Dodgers’ Justin Turner proposes creative solution to extra-inning games in 2020

With the spread of the novel coronavirus delaying the start of Major League Baseball’s season, one thing is for certain: The league and the Players Association are free to take creative liberties with whatever (if anything) comes of the 2020 campaign. That could mean altering the schedule to add in more (seven-inning) doubleheaders; that could mean playing the postseason at neutral sites; and, well, that could mean deciding extra-inning affairs with a home-run derby, at least if one former All-Star gets their wish.

Los Angeles Dodgers third baseman Justin Turner made a simple proposal during a television appearance on Spectrum SportsNet on Wednesday. “Instead of playing 17 innings, you get one extra inning, you play the 10th inning, and no one scores, then you go to a home run derby,” he said, according to ESPN. “You take each team’s three best hitters and you give them all five outs and see who hits the most homers.”

Under Turner’s proposal, which he later compared to shootouts in hockey, a coach would be the one throwing batting practice during the home-run derby session. The goal is to prevent pitchers from amassing extra wear and tear on their arms, and to provide fans with a more exciting conclusion than a tie. (Though it should be noted that other leagues, including the Korean Baseball Organization use ties to good effect. KBO games are considered a tie after 12 innings during the regular season.)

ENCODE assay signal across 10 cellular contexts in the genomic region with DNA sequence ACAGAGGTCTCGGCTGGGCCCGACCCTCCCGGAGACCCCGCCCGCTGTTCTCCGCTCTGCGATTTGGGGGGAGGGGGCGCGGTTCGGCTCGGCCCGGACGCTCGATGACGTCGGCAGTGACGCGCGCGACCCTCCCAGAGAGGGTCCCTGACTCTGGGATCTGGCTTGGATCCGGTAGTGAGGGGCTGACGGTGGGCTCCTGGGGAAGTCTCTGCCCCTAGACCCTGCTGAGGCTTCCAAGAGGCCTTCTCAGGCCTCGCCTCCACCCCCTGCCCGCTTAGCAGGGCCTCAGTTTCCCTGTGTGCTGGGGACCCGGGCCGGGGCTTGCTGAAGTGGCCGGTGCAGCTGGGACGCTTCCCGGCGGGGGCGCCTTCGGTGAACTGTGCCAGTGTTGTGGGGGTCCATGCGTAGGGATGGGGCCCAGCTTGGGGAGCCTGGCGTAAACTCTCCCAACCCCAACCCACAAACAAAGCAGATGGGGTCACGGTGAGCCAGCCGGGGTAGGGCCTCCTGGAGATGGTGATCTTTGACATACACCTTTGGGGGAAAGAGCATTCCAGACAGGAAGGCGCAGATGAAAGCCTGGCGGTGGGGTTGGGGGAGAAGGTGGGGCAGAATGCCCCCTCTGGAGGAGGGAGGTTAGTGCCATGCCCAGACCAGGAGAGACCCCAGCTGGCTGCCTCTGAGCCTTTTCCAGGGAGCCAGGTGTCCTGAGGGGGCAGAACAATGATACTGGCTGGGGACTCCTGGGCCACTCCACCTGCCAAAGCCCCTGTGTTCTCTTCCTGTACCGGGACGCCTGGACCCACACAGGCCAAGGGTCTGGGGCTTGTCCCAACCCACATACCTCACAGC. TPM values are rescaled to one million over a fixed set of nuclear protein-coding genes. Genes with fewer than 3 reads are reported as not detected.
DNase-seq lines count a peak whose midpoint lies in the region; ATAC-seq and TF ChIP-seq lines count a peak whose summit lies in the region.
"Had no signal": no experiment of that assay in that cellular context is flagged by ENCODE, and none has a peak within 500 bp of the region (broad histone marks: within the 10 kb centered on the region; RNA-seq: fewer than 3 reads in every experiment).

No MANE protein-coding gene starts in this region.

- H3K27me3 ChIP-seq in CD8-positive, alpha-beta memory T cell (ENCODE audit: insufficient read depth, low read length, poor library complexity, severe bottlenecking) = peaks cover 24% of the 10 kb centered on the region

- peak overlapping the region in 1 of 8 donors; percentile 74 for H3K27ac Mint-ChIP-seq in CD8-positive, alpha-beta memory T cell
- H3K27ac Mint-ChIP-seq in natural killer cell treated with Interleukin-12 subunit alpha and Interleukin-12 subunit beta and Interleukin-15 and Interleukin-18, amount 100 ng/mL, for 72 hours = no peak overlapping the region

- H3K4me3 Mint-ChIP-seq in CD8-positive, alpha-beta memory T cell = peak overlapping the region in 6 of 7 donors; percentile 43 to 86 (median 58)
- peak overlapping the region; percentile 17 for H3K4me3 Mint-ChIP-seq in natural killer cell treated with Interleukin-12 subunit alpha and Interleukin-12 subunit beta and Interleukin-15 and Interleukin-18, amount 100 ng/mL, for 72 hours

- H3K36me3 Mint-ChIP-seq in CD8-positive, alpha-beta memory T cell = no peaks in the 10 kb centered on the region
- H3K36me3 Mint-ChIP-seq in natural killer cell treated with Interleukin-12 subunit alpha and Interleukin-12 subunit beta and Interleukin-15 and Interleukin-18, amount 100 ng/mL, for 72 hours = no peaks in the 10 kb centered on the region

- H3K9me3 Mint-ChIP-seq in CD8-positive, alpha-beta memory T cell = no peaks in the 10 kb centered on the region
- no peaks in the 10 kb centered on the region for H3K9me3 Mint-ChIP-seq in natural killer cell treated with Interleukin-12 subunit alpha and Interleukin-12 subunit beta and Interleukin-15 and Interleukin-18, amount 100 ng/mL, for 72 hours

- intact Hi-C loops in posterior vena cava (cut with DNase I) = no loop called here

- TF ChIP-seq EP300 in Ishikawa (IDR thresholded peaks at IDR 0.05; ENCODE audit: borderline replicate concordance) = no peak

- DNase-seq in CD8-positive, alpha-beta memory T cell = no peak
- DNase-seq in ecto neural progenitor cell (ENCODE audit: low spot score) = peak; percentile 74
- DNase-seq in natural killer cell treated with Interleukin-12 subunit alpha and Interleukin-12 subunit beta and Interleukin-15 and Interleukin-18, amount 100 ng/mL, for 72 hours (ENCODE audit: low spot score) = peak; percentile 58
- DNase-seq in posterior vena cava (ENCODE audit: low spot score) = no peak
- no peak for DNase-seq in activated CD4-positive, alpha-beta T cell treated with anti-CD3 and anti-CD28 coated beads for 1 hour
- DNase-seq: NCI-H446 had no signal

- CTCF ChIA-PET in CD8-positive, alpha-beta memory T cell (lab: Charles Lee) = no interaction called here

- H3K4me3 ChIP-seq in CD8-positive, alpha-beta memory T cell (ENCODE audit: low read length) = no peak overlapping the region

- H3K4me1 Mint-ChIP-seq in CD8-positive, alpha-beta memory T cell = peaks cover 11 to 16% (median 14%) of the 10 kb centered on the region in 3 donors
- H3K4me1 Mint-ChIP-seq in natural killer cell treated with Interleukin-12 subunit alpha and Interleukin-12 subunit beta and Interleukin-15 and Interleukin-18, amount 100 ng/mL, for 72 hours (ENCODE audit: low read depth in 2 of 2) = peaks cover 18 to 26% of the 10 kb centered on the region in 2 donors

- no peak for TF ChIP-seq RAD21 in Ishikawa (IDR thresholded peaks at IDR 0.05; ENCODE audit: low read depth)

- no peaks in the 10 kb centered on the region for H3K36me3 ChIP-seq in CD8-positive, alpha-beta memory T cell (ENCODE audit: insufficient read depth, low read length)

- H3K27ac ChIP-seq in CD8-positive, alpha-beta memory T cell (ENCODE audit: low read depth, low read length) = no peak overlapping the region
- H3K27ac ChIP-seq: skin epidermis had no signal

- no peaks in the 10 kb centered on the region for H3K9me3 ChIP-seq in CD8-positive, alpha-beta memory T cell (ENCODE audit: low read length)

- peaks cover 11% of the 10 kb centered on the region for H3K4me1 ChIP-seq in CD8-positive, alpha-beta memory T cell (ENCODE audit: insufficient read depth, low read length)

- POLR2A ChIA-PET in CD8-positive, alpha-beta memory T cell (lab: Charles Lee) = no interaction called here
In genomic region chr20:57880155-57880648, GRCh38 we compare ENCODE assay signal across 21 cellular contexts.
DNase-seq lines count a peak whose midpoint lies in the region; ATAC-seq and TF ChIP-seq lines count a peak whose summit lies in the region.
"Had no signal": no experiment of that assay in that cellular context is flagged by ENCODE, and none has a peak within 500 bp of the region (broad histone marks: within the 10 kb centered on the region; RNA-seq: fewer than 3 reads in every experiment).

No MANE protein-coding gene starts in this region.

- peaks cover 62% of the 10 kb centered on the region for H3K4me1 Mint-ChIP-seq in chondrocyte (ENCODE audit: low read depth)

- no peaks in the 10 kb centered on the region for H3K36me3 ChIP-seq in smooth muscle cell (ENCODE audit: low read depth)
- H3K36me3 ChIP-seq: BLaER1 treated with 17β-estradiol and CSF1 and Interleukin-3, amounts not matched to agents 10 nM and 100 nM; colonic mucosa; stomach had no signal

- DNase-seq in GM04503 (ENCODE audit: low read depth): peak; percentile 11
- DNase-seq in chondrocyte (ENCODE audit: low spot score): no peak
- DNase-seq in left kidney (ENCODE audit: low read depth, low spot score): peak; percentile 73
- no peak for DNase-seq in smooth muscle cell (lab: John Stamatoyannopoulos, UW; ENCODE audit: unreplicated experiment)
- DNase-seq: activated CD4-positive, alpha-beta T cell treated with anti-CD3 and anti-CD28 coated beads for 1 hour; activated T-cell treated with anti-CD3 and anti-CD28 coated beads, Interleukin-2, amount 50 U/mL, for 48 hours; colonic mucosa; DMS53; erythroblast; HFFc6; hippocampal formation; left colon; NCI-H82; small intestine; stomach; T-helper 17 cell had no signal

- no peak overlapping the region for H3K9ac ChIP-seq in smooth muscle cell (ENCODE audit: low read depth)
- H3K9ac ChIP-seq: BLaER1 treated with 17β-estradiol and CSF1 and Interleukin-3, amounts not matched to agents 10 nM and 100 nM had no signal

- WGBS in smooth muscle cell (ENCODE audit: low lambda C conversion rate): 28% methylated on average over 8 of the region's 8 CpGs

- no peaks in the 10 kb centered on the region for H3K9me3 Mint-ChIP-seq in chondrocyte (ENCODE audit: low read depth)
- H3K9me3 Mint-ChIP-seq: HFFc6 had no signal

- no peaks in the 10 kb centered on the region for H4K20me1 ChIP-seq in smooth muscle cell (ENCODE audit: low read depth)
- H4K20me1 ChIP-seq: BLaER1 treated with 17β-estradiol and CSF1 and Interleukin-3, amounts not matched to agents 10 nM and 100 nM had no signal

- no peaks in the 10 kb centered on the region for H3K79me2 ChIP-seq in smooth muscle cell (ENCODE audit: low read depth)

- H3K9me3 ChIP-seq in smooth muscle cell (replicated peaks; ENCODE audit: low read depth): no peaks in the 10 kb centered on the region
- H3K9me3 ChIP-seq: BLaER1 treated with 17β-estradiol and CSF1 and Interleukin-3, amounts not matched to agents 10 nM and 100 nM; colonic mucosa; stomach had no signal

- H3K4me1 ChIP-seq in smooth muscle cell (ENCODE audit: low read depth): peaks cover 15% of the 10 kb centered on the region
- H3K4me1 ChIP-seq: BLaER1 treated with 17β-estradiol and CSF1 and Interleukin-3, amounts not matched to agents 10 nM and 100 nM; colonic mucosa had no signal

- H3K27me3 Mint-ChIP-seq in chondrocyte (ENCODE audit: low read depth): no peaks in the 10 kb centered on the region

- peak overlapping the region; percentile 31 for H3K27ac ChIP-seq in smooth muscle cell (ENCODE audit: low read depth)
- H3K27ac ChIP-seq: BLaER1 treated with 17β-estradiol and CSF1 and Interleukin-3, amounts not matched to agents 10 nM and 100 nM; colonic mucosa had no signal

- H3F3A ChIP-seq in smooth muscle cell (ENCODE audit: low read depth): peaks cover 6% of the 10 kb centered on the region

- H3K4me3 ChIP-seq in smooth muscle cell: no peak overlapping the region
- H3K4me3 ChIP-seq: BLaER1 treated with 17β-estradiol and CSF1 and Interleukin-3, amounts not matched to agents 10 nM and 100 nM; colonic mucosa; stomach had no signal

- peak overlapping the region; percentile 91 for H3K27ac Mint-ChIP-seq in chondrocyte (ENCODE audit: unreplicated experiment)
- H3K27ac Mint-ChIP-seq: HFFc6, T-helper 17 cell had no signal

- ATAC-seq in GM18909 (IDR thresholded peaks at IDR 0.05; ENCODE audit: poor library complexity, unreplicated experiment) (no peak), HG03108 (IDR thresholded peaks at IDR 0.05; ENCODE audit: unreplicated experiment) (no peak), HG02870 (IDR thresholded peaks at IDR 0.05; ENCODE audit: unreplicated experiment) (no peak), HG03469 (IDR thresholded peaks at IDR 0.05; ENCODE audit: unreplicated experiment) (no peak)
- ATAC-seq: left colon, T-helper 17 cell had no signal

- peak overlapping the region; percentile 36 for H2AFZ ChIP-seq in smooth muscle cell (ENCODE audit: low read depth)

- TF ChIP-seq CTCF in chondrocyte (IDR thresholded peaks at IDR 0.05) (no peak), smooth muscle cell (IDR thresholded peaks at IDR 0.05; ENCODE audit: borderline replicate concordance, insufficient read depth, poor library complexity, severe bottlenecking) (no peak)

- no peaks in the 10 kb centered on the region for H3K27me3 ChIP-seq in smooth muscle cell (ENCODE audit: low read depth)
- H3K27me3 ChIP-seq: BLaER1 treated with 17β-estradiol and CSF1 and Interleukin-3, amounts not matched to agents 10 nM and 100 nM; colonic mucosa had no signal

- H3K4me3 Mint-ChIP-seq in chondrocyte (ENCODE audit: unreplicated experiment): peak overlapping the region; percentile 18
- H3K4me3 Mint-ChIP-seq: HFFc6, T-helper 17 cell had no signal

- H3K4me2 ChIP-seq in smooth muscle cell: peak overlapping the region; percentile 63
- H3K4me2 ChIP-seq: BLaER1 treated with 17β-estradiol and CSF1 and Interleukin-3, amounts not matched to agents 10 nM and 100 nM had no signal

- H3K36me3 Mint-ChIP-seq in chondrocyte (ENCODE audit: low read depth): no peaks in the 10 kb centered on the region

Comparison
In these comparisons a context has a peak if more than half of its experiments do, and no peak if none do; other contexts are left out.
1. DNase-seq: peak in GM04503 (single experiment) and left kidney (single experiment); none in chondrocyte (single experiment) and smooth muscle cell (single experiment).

According to Baseball Reference, 208 games went into extra innings during the 2019 season. Had Turner’s home-run derby rule been in effect, then 117 (or 56 percent) of those would have ended with a slugfest. 

While there’s no reason to think Turner’s suggestion will be implemented, MLB has experimented with a different method for speeding up extra-inning games by placing a runner at second base to begin each extra frame. That way, the go-ahead, tying, or winning run is already in scoring position with no one out in the inning. It’s unclear if and when MLB intends to implement that rule at the big-league level.

If ever there was a time to protect against marathon games, this would be it. Provided there is a season, it will be of the dense variety, and will likely stretch into November. Factor in how pitchers are dealing with an uncertain ramp-up period, and MLB will either have to delay next season or risk pitchers hurting their arms.

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